Intramembranous absorption rate is unaffected by changes in amniotic fluid composition

D. Anderson, Q. Yang, A. Hohimer, J. Faber, G. Giraud, L. Davis

    Research output: Contribution to journalArticlepeer-review

    17 Scopus citations

    Abstract

    Experiments were performed to determine the effect of amniotic fluid dilution on the rate of intramembranous absorption. Seven fetal sheep at 118 days gestation were instrumented with a shunt between the trachea and esophagus and arterial and venous vascular catheters. In addition, the urachus of the fetal bladder was ligated, and a catheter was placed in the bladder. Ligation of the urachus does not interfere with urine flow into the amnion. After 5 days of recovery, fetuses were randomly assigned to one of two protocols; all fetuses completed both protocols. In the fetuses in the control period, continuous urine flow measurement was begun. In the fetuses assigned to the isovolumic dilution protocol, continuous urine flow measurement was also begun and, in addition, amniotic fluid was continually exchanged with lactated Ringer solution on an isovolumic basis. After 3-4 days, fetal blood pressures and amniotic fluid volumes were determined. Amniotic fluid volumes were determined by drainage. Each fetus was then assigned to the remaining protocol. The presence of the tracheal-esophageal shunt and the ligation of the urachus allowed the rate of intramembranous absorption to be calculated. Isovolumic exchange showed no effect on fetal vascular pressures, blood-gas values, or urine production. We could demonstrate no effect of isovolumic dilution of amniotic fluid on its volume. However, we were able to demonstrate an inverse relationship between amniotic fluid volume and intramembranous absorption (P < 0.02).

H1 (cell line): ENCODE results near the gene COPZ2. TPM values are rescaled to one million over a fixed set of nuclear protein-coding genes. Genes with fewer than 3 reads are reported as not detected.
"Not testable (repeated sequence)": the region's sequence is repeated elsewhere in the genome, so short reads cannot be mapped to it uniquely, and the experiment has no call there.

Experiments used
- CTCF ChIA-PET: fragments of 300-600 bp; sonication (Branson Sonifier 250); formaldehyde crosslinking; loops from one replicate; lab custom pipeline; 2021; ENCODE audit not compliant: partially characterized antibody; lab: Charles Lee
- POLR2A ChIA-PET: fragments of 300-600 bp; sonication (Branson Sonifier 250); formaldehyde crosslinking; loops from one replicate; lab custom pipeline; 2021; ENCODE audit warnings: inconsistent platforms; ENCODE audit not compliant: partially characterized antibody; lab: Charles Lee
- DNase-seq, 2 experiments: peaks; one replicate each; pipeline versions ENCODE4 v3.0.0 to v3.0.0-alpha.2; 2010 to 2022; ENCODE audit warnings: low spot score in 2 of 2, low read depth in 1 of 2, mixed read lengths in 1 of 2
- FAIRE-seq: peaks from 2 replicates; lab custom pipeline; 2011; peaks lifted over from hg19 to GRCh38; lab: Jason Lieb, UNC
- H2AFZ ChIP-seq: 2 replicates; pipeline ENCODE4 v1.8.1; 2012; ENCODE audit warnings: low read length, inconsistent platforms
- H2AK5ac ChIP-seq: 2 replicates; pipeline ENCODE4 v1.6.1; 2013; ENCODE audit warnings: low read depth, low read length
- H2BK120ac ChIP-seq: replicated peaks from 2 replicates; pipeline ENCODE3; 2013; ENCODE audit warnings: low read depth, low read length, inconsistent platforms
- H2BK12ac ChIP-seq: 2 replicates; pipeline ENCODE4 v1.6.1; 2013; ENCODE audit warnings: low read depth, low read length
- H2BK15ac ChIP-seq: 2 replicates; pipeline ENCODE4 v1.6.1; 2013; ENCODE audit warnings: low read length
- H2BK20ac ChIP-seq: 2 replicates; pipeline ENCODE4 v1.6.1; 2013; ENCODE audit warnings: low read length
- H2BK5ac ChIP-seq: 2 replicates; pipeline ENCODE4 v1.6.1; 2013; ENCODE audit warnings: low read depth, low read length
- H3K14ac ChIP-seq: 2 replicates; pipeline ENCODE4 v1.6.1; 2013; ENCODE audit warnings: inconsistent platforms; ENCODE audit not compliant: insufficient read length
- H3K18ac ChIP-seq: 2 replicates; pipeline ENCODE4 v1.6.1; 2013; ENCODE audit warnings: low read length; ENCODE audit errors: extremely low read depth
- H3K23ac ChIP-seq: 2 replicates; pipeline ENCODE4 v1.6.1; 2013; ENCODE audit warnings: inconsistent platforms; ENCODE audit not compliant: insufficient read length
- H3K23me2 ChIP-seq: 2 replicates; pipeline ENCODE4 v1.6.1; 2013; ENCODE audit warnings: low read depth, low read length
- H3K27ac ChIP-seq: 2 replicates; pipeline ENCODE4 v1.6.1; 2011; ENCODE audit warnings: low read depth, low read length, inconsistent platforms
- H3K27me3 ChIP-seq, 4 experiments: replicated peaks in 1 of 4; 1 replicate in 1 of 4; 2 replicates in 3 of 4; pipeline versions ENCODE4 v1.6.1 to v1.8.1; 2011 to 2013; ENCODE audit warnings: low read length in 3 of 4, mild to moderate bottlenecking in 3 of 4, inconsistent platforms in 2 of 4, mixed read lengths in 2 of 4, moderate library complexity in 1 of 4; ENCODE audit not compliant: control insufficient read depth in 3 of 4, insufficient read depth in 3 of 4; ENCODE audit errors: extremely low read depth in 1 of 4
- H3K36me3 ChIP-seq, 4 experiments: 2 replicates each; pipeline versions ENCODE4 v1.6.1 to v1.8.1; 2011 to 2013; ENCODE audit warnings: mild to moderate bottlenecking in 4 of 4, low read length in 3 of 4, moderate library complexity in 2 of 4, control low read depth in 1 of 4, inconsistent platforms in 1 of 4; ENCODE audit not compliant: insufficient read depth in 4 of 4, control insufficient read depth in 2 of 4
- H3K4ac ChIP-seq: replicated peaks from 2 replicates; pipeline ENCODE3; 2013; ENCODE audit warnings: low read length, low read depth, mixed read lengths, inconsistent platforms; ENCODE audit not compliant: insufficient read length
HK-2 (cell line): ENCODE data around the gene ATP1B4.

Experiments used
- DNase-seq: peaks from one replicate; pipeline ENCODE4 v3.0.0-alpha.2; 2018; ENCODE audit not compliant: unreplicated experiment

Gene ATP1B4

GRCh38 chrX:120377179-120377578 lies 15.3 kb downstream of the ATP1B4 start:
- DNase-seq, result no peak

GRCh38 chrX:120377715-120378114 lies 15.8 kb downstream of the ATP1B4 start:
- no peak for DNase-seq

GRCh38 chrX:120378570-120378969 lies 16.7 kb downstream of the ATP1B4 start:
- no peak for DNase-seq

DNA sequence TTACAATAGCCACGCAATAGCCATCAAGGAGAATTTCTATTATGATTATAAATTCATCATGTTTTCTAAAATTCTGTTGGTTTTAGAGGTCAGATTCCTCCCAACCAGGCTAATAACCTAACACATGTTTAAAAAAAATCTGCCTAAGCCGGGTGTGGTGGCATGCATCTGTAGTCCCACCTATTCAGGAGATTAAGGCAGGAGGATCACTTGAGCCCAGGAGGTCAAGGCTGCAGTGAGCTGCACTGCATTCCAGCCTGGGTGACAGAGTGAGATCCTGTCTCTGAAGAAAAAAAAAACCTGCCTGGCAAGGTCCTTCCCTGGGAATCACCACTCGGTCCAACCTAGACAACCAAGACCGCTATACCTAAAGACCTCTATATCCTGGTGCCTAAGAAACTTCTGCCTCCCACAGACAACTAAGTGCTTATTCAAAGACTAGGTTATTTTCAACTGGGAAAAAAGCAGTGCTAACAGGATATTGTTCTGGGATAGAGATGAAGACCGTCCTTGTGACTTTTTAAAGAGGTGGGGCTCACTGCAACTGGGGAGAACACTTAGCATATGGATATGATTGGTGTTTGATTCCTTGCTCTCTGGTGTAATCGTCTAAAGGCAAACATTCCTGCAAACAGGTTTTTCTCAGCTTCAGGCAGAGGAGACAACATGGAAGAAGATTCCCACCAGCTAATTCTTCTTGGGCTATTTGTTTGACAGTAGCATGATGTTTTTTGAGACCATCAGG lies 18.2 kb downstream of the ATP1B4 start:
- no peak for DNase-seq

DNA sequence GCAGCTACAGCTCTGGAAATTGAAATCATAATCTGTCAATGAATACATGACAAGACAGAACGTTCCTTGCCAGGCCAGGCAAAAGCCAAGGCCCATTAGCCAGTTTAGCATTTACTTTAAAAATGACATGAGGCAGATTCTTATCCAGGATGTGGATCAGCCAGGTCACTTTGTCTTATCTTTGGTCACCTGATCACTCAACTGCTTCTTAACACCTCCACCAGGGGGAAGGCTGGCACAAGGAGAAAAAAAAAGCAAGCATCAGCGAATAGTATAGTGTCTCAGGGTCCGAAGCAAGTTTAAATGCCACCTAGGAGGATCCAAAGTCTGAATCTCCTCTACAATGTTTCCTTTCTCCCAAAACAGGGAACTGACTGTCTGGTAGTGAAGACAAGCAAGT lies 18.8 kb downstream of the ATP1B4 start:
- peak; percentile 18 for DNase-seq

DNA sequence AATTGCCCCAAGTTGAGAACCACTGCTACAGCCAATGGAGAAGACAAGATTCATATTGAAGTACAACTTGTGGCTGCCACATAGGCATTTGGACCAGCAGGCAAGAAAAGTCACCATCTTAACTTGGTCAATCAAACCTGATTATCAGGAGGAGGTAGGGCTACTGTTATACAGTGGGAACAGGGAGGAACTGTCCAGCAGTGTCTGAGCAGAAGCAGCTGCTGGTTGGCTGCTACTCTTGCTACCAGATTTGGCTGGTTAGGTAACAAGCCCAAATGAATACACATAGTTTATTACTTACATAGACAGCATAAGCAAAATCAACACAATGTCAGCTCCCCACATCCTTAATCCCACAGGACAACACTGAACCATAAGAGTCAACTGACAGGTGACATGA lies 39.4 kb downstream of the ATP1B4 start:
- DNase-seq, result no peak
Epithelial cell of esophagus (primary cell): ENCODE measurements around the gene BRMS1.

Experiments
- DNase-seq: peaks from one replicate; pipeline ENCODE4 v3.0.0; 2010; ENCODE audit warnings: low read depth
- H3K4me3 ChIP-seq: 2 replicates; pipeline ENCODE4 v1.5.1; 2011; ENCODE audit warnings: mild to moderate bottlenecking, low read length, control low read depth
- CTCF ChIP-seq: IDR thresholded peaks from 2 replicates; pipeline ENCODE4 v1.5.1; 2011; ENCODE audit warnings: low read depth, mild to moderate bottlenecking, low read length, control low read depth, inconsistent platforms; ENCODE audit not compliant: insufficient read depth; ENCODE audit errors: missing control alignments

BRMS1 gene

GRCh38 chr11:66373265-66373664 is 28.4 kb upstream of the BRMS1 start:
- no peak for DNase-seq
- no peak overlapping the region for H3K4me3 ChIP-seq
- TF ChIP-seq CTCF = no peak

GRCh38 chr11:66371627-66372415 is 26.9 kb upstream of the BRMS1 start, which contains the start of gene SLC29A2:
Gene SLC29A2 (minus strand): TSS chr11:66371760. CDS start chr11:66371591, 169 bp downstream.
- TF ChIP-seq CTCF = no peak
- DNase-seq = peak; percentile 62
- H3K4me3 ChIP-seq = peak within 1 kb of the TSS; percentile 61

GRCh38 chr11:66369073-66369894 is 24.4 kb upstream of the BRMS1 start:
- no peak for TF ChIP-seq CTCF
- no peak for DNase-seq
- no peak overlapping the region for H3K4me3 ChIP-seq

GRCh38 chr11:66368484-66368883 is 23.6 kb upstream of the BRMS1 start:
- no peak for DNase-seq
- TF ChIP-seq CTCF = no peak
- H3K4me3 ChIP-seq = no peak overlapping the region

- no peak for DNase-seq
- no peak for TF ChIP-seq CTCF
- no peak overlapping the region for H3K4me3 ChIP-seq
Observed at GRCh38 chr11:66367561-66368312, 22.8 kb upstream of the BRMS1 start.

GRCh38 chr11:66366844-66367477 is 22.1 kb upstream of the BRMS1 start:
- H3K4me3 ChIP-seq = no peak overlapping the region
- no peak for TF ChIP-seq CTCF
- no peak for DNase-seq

Original languageEnglish (US)
    Pages (from-to)F964-F968
    JournalAmerican Journal of Physiology - Renal Physiology
    Volume288
    Issue number5 57-5
    DOIs
    StatePublished - May 2005

    Keywords

    • Fetal fluid balance

    ASJC Scopus subject areas

    • Physiology
    • Urology

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